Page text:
Wednesday, 27 January 2010

GNU/Linux out-competes another company ...

So Sun has cleared the final (?) hurdle to being bought by Oracle. Well good for them, a lot of smart cookies will keep their jobs to feed themselves for another day. I do feel a bit sad about it - like many, SunOS was my introduction to Unix 19 years ago, and Sun was always one of those 'cool' companies, they made nice looking hardware and weren't just about marketing hype; they had meat under those feathers too. Were they the last true technology company?

In less than 10 years, they've gone from basically running the .com bubble to running out of money, and here's one major reason: GNU/Linux.

Oh sure they could've done things a bit differently - such as free Solaris or Java a bit earlier, but I don't think it would've made much difference in the end. As microsoft are finding - it's pretty hard to compete with `everyone', particularly when it's free. And it's not just the price - free also to take mind-share which is the real killer for any technology company. That GNU/Linux was pretty much a 'Solaris clone' from the start surely didn't help either (I did much of my earliest GNOME code on Solaris - the code was easily ported to Linux).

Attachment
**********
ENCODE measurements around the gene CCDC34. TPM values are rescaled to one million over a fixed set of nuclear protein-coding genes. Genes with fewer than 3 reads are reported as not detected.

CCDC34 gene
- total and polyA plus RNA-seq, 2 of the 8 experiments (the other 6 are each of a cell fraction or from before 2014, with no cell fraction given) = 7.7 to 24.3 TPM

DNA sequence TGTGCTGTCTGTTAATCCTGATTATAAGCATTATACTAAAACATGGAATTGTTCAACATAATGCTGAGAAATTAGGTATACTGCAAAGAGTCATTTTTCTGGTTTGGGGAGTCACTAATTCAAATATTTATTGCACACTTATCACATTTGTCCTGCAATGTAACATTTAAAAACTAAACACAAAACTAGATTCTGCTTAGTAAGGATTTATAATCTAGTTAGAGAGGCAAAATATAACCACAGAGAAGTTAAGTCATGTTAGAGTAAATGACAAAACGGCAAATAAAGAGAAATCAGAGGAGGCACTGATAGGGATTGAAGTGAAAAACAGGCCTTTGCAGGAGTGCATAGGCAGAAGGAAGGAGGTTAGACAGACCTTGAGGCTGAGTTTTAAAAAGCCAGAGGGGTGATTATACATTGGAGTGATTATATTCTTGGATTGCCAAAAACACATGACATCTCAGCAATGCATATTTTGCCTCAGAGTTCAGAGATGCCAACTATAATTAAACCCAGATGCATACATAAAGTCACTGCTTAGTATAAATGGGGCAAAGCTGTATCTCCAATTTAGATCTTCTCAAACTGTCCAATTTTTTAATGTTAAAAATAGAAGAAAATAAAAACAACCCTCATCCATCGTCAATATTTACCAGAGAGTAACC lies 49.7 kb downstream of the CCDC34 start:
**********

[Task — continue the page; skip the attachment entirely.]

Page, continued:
I wonder which company will be next?

2 comments:

sinaisix said...

Microsoft. That is the company I expect would be the next to fall to the power of the software development model of the 'masses.'

It may take a long time, but it certainly is coming. The upcoming release of Ubuntu Lucid Lynx is set to be a game changing one.

The only thing I can foresee that can stop the seemingly unstoppable of GNU/Linux is the very people who work in int.

NotZed said...

MS has too much momentum. Sure they're hurting but it'll take a while for it to eventuate.

A Novell or smaller-sized company is more likely to be the next fatality. Novell are still a proprietary software company at heart, despite their purchasing of Suse - their mindset is proprietary and most of their revenue still comes from their ever-shrinking proprietary business.